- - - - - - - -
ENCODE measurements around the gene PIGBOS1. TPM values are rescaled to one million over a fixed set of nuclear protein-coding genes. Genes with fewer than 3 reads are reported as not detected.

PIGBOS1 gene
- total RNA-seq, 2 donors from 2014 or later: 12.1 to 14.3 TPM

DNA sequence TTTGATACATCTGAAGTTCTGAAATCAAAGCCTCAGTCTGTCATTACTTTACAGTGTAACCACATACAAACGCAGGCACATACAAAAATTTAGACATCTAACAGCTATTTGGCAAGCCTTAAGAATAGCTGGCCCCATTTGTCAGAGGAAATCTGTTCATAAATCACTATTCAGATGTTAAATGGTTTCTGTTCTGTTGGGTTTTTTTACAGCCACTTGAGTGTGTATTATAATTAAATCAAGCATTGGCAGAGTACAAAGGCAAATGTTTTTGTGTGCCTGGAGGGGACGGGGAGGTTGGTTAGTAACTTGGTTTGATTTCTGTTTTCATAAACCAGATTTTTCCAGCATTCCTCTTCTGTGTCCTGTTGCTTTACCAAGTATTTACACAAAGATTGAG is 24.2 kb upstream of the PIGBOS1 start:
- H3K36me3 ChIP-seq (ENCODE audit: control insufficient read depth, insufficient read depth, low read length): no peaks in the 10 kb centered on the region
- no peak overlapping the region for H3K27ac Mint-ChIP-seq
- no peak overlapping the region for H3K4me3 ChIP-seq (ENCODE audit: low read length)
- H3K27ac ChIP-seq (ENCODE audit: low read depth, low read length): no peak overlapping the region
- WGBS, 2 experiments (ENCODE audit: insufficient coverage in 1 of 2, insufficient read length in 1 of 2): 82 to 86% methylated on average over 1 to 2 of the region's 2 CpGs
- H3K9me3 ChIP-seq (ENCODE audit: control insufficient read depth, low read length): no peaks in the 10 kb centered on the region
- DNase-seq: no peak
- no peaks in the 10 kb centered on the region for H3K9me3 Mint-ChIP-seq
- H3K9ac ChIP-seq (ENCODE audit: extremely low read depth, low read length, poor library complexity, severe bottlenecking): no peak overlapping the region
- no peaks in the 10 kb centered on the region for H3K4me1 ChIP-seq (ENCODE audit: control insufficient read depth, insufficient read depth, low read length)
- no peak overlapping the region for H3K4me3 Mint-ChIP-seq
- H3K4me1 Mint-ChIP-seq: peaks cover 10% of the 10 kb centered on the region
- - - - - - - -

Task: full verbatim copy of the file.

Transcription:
ENCODE measurements around the gene PIGBOS1. TPM values are rescaled to one million over a fixed set of nuclear protein-coding genes. Genes with fewer than 3 reads are reported as not detected.

PIGBOS1 gene
- total RNA-seq, 2 donors from 2014 or later: 12.1 to 14.3 TPM

DNA sequence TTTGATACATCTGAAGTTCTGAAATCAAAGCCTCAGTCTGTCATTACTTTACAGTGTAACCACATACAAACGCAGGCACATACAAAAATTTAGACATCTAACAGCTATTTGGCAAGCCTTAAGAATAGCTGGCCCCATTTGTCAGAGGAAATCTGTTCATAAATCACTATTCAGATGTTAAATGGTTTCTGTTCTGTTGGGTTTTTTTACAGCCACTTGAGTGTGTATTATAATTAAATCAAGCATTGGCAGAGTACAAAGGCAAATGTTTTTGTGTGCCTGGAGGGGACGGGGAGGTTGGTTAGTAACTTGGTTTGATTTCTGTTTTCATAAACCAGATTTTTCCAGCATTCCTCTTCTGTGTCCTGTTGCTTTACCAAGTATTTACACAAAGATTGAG is 24.2 kb upstream of the PIGBOS1 start:
- H3K36me3 ChIP-seq (ENCODE audit: control insufficient read depth, insufficient read depth, low read length): no peaks in the 10 kb centered on the region
- no peak overlapping the region for H3K27ac Mint-ChIP-seq
- no peak overlapping the region for H3K4me3 ChIP-seq (ENCODE audit: low read length)
- H3K27ac ChIP-seq (ENCODE audit: low read depth, low read length): no peak overlapping the region
- WGBS, 2 experiments (ENCODE audit: insufficient coverage in 1 of 2, insufficient read length in 1 of 2): 82 to 86% methylated on average over 1 to 2 of the region's 2 CpGs
- H3K9me3 ChIP-seq (ENCODE audit: control insufficient read depth, low read length): no peaks in the 10 kb centered on the region
- DNase-seq: no peak
- no peaks in the 10 kb centered on the region for H3K9me3 Mint-ChIP-seq
- H3K9ac ChIP-seq (ENCODE audit: extremely low read depth, low read length, poor library complexity, severe bottlenecking): no peak overlapping the region
- no peaks in the 10 kb centered on the region for H3K4me1 ChIP-seq (ENCODE audit: control insufficient read depth, insufficient read depth, low read length)
- no peak overlapping the region for H3K4me3 Mint-ChIP-seq
- H3K4me1 Mint-ChIP-seq: peaks cover 10% of the 10 kb centered on the region